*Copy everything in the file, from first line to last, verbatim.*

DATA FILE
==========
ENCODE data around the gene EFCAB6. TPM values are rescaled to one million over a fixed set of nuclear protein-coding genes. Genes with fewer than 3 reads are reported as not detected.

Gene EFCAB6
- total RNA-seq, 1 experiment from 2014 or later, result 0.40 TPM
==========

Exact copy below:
ENCODE data around the gene EFCAB6. TPM values are rescaled to one million over a fixed set of nuclear protein-coding genes. Genes with fewer than 3 reads are reported as not detected.

Gene EFCAB6
- total RNA-seq, 1 experiment from 2014 or later, result 0.40 TPM